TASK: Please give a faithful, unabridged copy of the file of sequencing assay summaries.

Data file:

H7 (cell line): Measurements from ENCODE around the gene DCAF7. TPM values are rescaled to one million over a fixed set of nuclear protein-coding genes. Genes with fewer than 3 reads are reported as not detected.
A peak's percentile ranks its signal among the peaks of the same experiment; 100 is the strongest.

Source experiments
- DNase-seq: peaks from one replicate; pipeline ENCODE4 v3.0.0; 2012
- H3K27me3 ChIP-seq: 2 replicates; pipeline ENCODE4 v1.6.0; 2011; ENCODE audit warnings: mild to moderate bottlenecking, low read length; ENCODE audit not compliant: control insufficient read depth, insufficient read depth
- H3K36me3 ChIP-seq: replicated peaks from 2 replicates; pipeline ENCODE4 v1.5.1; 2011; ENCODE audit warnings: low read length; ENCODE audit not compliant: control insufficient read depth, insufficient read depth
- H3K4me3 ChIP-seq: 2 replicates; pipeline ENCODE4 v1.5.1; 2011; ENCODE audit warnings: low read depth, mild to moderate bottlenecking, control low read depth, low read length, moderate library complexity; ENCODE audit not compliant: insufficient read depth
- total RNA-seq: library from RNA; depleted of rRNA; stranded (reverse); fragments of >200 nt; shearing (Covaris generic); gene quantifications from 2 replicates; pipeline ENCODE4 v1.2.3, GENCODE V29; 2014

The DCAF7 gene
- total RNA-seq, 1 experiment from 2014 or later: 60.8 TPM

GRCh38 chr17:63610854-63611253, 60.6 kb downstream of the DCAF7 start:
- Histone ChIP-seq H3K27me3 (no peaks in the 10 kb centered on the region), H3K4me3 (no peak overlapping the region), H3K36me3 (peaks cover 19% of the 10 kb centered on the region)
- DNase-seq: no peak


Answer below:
H7 (cell line): Measurements from ENCODE around the gene DCAF7. TPM values are rescaled to one million over a fixed set of nuclear protein-coding genes. Genes with fewer than 3 reads are reported as not detected.
A peak's percentile ranks its signal among the peaks of the same experiment; 100 is the strongest.

Source experiments
- DNase-seq: peaks from one replicate; pipeline ENCODE4 v3.0.0; 2012
- H3K27me3 ChIP-seq: 2 replicates; pipeline ENCODE4 v1.6.0; 2011; ENCODE audit warnings: mild to moderate bottlenecking, low read length; ENCODE audit not compliant: control insufficient read depth, insufficient read depth
- H3K36me3 ChIP-seq: replicated peaks from 2 replicates; pipeline ENCODE4 v1.5.1; 2011; ENCODE audit warnings: low read length; ENCODE audit not compliant: control insufficient read depth, insufficient read depth
- H3K4me3 ChIP-seq: 2 replicates; pipeline ENCODE4 v1.5.1; 2011; ENCODE audit warnings: low read depth, mild to moderate bottlenecking, control low read depth, low read length, moderate library complexity; ENCODE audit not compliant: insufficient read depth
- total RNA-seq: library from RNA; depleted of rRNA; stranded (reverse); fragments of >200 nt; shearing (Covaris generic); gene quantifications from 2 replicates; pipeline ENCODE4 v1.2.3, GENCODE V29; 2014

The DCAF7 gene
- total RNA-seq, 1 experiment from 2014 or later: 60.8 TPM

GRCh38 chr17:63610854-63611253, 60.6 kb downstream of the DCAF7 start:
- Histone ChIP-seq H3K27me3 (no peaks in the 10 kb centered on the region), H3K4me3 (no peak overlapping the region), H3K36me3 (peaks cover 19% of the 10 kb centered on the region)
- DNase-seq: no peak